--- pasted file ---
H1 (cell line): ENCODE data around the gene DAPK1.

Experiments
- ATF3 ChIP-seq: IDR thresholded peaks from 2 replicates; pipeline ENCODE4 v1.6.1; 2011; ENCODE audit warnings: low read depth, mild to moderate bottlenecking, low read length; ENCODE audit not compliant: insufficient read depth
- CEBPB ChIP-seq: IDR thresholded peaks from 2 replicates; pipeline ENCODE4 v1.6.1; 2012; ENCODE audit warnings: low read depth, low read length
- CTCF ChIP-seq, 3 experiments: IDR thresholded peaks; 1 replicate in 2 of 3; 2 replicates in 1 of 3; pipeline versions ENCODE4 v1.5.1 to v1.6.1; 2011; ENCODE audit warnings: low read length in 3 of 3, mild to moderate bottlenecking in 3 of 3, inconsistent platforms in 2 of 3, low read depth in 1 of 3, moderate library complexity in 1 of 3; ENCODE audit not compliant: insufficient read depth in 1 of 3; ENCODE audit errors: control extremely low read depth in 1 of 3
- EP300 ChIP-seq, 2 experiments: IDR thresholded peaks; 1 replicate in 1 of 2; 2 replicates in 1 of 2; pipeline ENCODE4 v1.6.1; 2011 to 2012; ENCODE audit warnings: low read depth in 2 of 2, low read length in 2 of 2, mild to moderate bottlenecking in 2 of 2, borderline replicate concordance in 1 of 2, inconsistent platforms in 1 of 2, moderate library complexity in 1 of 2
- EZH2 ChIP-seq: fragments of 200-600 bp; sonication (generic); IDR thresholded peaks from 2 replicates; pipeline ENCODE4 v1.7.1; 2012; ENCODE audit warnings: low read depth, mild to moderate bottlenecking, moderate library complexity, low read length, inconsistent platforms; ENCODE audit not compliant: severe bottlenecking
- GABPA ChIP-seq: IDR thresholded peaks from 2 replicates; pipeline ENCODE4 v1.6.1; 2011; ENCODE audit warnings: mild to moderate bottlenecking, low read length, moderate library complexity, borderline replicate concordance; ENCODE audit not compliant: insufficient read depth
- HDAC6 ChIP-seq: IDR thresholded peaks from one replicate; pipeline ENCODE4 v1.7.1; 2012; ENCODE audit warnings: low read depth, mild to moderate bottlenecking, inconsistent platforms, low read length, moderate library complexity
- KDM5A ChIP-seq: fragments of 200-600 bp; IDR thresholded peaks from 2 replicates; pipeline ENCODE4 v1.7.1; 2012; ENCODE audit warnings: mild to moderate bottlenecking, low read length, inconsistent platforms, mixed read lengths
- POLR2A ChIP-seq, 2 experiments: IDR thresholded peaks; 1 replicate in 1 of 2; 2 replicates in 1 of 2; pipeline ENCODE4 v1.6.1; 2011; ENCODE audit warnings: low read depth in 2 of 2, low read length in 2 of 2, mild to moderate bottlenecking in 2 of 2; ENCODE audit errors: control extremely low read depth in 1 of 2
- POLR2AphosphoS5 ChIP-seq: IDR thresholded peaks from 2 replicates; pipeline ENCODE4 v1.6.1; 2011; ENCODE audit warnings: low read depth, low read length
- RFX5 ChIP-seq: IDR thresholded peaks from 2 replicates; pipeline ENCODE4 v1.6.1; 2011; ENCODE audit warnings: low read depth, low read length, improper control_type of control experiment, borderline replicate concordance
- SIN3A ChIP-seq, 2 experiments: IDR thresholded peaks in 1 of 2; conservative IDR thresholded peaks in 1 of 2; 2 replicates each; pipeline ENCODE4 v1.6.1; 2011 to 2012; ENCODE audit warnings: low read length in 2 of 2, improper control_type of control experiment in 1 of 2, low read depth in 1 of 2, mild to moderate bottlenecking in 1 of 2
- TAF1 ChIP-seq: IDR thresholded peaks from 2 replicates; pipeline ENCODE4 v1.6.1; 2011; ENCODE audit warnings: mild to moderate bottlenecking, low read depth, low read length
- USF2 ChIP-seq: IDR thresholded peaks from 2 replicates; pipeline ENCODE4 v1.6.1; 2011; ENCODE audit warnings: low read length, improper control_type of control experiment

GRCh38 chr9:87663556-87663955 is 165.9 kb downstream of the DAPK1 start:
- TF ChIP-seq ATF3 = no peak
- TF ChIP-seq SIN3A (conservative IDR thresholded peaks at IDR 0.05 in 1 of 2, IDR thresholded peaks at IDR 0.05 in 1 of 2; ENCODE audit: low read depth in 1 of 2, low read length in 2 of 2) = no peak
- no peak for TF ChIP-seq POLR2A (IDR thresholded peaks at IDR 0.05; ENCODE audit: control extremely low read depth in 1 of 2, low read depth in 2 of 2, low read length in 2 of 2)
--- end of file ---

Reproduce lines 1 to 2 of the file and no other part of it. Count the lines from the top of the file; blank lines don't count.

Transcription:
H1 (cell line): ENCODE data around the gene DAPK1.

Experiments